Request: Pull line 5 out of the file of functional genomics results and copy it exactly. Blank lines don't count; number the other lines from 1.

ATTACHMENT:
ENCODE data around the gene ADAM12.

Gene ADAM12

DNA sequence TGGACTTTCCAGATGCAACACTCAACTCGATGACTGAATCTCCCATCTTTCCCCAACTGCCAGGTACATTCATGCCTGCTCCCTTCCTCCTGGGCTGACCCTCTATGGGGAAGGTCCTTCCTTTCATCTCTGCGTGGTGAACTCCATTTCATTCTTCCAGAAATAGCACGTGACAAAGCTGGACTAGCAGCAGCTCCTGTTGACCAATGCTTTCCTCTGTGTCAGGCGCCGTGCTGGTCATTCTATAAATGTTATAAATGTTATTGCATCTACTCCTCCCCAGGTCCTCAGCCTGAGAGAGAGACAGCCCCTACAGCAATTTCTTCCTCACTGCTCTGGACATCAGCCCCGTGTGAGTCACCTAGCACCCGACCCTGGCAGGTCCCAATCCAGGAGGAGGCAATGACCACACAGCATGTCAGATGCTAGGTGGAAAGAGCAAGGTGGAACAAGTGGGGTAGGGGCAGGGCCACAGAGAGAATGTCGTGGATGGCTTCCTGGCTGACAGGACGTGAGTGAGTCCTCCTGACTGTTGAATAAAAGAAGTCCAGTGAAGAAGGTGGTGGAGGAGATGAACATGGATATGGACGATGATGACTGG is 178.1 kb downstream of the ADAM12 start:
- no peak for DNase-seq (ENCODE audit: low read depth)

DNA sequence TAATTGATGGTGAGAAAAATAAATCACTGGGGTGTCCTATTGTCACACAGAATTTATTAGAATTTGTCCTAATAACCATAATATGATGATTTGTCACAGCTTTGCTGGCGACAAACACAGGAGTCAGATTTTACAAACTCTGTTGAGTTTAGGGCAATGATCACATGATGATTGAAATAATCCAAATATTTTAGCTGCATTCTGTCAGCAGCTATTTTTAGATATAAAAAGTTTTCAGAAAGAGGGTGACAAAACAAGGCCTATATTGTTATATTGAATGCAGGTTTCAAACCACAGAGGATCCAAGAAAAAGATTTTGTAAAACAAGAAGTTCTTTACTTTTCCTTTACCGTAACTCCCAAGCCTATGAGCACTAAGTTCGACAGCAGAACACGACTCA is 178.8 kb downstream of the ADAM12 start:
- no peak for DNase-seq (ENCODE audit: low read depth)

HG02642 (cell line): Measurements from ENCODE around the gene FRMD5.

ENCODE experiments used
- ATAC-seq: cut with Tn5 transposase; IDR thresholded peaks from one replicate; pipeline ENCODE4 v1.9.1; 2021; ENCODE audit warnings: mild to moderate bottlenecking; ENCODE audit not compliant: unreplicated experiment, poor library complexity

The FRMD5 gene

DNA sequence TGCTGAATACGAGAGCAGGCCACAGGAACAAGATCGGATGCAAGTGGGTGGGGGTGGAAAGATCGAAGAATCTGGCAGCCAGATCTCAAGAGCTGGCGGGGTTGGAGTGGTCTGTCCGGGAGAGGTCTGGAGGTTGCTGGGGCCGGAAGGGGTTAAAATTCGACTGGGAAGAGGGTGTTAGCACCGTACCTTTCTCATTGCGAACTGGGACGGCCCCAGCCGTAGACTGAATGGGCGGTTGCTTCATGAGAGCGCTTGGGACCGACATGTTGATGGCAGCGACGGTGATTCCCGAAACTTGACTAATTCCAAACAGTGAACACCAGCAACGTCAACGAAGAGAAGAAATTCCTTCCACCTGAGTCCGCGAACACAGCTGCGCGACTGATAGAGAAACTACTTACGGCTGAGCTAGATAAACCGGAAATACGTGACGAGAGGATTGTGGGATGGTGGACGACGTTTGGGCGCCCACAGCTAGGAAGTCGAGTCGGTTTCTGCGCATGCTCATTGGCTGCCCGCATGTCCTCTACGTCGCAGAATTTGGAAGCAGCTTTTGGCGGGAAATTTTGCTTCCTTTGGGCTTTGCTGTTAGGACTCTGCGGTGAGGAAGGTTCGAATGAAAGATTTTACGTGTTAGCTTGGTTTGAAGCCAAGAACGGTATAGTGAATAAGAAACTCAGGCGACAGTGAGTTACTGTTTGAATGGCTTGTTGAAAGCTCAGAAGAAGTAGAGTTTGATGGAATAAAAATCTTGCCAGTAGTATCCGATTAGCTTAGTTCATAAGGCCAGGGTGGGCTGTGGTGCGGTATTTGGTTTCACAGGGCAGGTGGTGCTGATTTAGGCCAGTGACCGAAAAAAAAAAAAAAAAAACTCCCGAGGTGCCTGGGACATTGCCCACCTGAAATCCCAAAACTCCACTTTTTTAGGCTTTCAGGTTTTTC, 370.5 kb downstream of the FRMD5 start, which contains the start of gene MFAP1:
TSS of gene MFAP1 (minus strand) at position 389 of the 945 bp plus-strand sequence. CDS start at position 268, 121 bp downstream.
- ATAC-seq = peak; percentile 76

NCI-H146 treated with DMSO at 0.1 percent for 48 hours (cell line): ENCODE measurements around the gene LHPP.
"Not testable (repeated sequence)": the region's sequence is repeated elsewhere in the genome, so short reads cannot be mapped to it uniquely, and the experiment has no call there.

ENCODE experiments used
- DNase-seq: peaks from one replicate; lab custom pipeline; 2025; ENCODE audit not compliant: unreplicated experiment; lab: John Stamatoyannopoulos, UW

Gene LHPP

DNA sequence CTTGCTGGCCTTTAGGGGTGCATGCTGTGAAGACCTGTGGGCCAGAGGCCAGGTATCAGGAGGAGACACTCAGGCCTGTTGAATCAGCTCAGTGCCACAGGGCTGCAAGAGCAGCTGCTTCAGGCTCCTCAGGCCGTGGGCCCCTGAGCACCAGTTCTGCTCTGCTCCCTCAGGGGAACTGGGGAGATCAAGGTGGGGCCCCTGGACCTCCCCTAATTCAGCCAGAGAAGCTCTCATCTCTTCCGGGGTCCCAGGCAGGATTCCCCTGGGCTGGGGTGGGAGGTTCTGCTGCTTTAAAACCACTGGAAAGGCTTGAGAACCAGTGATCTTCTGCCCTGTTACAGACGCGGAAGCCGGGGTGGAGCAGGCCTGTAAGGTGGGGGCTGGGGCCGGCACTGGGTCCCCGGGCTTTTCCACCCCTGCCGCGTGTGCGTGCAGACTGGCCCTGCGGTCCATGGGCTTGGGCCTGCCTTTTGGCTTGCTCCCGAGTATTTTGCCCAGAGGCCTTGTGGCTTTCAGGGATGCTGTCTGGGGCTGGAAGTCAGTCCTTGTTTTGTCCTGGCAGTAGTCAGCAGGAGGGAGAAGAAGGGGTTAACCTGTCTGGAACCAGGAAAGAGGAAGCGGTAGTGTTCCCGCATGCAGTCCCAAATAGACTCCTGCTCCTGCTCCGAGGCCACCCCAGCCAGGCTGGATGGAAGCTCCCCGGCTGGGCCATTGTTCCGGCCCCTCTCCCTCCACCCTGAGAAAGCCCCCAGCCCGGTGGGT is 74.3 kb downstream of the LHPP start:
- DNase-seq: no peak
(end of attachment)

DNA sequence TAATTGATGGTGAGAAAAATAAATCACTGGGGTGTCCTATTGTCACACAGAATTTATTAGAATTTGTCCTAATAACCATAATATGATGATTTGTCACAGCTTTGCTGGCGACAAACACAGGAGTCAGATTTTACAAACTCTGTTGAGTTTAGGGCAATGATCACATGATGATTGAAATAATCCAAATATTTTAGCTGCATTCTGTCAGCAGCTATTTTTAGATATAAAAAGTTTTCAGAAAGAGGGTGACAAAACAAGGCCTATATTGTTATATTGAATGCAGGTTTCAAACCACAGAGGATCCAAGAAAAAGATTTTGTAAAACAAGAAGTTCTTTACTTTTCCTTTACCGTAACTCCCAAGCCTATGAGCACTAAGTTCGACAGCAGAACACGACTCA is 178.8 kb downstream of the ADAM12 start: